If you love chocolate than visiting Bayonne during its chocolate festival where you can see a craftsman at work and learn to make your own chocolate, could be a very good idea.
In the morning, stop at L’Atelier du Chocolat located on Rue Port Neuf which is part museum, part workshop and a shop to see chocolate makers in the chocolate-making process or visit a place where chocolate has been made since 154 – Chocolat Cazenave.
#3. Visit Bayonne Cathedral
Listed as a UNESCO World Heritage site, Cathédrale Ste-Marie is an important monument in the city. Located in Grand Bayonne, this gothic cathedral with its twin spires can be seen from every corner of the city.
We wandered in first thing on Monday morning and were surprised to be the only visitors. As it was raining outside, we took our time to appreciate stained glass decorations, beautifully painted chapels and amazing wall paintings; all of which are good reasons to take advantage of free entry and venture inside.
Alongside the cathedral, you’ll find the cloister dating back to 1240 which is said to be the largest in all of France. Although it warrants a separate entry, make sure you walk inside of the tranquil cloister as it provides a wonderful visual experience.
- Address: 15 Rue des Prebendes, 64100, Bayonne, France
#4. Stroll through Grand Bayonne
If you love the quiet and intimacy of small towns and cities, you’ll love Bayonne.
Grand Bayonne, located on the west bank of Naive, is the cities commercial area and it’s where all the shops are located.
It’s also the oldest part of the city where most of the tourist tend to spend their time as the beautiful Bayonne Cathedral with adjoined cloister and Château Vieux, a castle dating back to the late 11th century, is located here.
Go for a walk down the long pedestrianised Rue d’Espagne and take your time to admire one of Bayonne’s greatest features – the tall, slender buildings adorned with red and green shutters.
The half-timbered houses and multicoloured shutters make the city even more attractive and are a great subject to photograph.
#5. Browse its bookstores
Bayonne is a city of ramparts and Bayonne is also a treasure trove of bookshops.
Those kinds of bookshops where you can immerse yourself for hours forgetting everything about your daily travel schedule.
Those kinds of bookshops where the view from inside is as pretty as the shops front and where every inch of free space is covered with beautiful reading materials bursting with various ideas and beliefs.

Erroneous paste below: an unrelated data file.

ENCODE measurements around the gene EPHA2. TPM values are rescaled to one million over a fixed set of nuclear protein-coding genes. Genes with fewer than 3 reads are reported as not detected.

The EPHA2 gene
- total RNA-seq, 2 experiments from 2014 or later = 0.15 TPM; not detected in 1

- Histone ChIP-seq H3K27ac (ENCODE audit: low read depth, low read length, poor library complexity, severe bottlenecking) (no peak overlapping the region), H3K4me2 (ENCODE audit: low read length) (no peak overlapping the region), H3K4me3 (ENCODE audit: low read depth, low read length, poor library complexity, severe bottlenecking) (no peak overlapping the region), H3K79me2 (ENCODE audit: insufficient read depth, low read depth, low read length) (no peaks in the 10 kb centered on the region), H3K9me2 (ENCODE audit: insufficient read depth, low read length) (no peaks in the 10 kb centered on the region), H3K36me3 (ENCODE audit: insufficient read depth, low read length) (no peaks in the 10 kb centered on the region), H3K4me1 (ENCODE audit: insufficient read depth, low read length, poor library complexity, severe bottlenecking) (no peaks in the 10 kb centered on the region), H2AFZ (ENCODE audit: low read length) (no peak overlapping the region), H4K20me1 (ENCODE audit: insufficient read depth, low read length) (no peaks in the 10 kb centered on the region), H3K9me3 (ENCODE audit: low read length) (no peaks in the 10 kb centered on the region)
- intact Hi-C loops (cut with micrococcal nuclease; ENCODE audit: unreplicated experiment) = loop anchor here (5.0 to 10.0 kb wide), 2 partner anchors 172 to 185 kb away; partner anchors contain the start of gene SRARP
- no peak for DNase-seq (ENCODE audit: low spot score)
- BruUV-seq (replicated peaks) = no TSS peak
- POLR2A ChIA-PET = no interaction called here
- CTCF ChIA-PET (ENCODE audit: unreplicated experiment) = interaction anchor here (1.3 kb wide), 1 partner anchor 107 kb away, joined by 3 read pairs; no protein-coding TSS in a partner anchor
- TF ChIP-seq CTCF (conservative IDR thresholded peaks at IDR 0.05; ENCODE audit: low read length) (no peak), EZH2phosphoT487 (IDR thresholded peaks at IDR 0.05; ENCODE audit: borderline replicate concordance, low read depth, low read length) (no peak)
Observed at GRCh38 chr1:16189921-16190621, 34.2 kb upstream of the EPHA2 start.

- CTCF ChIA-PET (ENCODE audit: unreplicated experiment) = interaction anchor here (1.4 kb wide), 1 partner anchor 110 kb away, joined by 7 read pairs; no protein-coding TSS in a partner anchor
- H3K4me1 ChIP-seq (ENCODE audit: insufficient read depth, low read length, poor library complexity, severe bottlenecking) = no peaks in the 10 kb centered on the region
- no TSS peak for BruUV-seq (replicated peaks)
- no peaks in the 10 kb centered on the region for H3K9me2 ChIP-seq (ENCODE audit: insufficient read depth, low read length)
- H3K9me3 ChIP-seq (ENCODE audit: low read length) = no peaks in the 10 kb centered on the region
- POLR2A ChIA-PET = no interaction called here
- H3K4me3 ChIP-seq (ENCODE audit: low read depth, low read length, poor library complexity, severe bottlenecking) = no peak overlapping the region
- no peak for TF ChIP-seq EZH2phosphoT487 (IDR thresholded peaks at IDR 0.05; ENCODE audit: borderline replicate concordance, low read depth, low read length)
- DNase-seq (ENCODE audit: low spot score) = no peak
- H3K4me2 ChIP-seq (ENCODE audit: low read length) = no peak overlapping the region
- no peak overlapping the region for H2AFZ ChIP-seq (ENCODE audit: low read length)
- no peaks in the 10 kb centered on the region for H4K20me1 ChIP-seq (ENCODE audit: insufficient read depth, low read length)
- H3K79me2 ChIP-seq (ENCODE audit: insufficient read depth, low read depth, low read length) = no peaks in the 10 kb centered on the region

A true bookworm will love nothing more than entering a very well stocked shop with slightly dusty corners and unusual books.
In today’s world where independent bookstores are a rare find, stumbling upon a few of them while exploring the city, will make any book lovers day.
- The Jakin Bookstore | A beautifully charming bookstore stocked with bestsellers, classics and a fantastic atmosphere. Address: 8 Avenue Maréchal Foch, 64100 Bayonne, France.
- Arragon Gibert | One of the best bookstores I have visited on my travels – once you walk through the doors and set your eyes on shelves, you’ll never leave empty-handed. Address: 10 Rue Sainte-Catherine, 64100 Bayonne, France.
#6. Wander around Petite Bayonne
Situated on the right bank of the Naive, Petit Bayonne is the young and lovely district filled with typical half-timbered houses, lots of amazing street art and lively bars.
Petite Bayonne is where you’ll find the Basque Museum and where Bonnat Museum devoted to Fine Arts is supposed to open any time soon too.
It’s a good idea to pick up a map of Bayonne from the Tourist Information Bureau and have fun tracking down its incredible street murals scattered through the neighbourhood, we sure did.
Yes, the Petite Bayonne may look a little bit worn down at first glance, yet it projects more rustic feel.
#7. Venture beyond cities limits
Either you choose to use Bayonne as a base for exploring the city and its surrounding, or are just passing through, you are never far away from mountains and ocean. Rent a car or catch a bus and explore the neighbouring towns and get to know the history behind them.
Your choices are endless – jump in a car and make your way to Bordeaux, the famed wine-growing region, and let the hustle and bustle of big city chaos sweep you away. Or, escape to nearby Biarritz or Hossegor to catch a glimpse of the ocean or find serenity in nearby mountain valleys.
Visit Sare, often ranked as one of the most beautiful villages in France to see its main square that hosts many pelota games and remarkably decorated 17th and 18th-century Basque-style houses.
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Now, over to you!
Have you been to Bayonne? Let us know in the comments below!
Let us know if you are plotting a visit to Bayonne and have travel-related questions!